Nowadays, centrifugation protocols have been optimised, called the low speed concept of centrifugation, resulting in A-PRF and i-PRF. These new protocols seek to obtain a greater number of platelets, in order to increase the healing capacity, and leucocytes, therefore also increasing the regenerative capacity. [8]

Furthermore, positive effects on bone regeneration and implant surgery have been suggested when PRF is applied. Given its ease of preparation, low cost and biological properties, PRF can be considered as a reliable treatment option. [7] Although the application of PRF during implant placement or for the treatment of peri-implant defects is quite recent, several studies have already shown clinical benefits, such as higher ISQ values and marginal bone resorption. [7]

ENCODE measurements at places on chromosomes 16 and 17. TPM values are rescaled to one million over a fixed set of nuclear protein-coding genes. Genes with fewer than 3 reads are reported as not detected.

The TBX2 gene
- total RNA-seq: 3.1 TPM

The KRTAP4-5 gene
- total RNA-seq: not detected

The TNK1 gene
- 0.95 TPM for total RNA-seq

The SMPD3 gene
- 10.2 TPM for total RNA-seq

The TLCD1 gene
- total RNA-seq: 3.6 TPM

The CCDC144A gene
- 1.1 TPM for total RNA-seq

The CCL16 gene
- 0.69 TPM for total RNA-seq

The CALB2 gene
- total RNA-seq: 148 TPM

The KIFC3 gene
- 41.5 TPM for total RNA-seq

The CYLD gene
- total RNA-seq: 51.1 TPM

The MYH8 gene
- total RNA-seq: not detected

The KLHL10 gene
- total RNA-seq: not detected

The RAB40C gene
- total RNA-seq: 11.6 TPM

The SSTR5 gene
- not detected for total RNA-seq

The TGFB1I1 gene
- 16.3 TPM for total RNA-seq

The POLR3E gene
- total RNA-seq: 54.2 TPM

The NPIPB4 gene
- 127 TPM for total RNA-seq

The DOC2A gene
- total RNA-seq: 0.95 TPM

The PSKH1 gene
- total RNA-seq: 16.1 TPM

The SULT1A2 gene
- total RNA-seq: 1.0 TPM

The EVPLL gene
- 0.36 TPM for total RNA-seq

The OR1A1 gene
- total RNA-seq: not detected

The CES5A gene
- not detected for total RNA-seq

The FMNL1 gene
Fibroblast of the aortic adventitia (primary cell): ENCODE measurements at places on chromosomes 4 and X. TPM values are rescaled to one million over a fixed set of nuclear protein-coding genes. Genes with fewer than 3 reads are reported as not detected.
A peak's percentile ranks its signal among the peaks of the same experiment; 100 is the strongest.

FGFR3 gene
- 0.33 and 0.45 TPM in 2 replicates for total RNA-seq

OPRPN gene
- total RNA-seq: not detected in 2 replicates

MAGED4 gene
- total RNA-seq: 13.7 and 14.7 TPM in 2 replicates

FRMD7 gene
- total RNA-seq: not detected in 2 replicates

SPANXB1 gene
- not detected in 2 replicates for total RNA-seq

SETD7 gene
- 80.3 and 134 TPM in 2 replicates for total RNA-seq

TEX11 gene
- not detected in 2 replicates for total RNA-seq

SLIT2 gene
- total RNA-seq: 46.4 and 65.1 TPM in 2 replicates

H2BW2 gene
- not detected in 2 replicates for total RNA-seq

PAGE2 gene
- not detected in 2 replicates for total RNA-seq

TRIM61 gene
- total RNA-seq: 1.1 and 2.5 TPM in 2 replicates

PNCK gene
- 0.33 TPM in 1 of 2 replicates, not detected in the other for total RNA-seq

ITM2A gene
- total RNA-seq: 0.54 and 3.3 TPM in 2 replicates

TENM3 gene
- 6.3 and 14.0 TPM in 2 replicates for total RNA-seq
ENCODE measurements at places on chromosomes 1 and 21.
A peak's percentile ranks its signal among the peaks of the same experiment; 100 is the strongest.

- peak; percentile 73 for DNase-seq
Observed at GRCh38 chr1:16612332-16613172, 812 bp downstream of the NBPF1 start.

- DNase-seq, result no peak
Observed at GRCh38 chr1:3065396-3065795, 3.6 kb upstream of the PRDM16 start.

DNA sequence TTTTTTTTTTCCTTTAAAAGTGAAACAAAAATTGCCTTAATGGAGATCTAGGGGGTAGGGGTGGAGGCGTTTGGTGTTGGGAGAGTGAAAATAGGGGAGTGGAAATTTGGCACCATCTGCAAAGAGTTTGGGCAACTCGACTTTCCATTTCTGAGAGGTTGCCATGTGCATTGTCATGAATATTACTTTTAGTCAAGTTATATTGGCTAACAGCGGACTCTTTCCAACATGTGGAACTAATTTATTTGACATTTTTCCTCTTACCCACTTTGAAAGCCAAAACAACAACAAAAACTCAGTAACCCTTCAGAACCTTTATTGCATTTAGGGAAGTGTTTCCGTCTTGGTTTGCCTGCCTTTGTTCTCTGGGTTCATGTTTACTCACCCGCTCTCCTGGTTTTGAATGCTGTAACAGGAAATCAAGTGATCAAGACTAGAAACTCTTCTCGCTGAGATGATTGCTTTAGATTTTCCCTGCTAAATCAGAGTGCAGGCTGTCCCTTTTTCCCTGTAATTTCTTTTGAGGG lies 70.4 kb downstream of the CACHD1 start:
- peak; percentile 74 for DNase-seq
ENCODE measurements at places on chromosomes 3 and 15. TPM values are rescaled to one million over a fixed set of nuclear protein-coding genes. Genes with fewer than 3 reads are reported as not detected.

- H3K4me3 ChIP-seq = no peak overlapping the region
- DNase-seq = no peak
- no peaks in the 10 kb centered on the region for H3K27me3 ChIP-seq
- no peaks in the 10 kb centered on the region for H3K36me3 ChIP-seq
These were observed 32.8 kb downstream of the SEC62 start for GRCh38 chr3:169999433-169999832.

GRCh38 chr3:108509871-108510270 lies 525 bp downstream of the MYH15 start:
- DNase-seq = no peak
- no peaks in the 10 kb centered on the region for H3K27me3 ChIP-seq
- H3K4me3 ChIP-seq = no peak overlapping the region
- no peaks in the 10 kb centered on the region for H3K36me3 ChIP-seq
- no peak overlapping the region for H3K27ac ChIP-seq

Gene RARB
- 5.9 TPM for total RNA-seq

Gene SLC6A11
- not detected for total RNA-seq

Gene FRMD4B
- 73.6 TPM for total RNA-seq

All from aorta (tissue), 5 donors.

Another technique that has proven to be an asset in the success of oral rehabilitation with implants is ozone therapy. This ozone-based tool has an antibacterial effect resulting from the oxidative action on cells, damaging the cytoplasmic membranes of certain organisms, such as bacteria, viruses, fungi and parasites, without, however, the ability to damage healthy human cells. [9, 10] Thus, ozone has the following advantages: accelerates the healing of soft tissue (increases the rate of physiological healing), controls opportunistic infections, reduces scarring time after extraction (forms a pseudomembrane over the alveolus and protects it from physical and mechanical aggression) and aids in bone regeneration. [10 – 12] The literature suggests that the post-extraction socket must be prepared conventionally and disinfected with ozone for about 40 seconds, followed by placement of the implant. In this way, we avoid infections and improve bone regeneration. [10, 13] A further study showed that in ozone-treated implants there was regeneration of periodontal cells similar to those around natural teeth. [10, 14]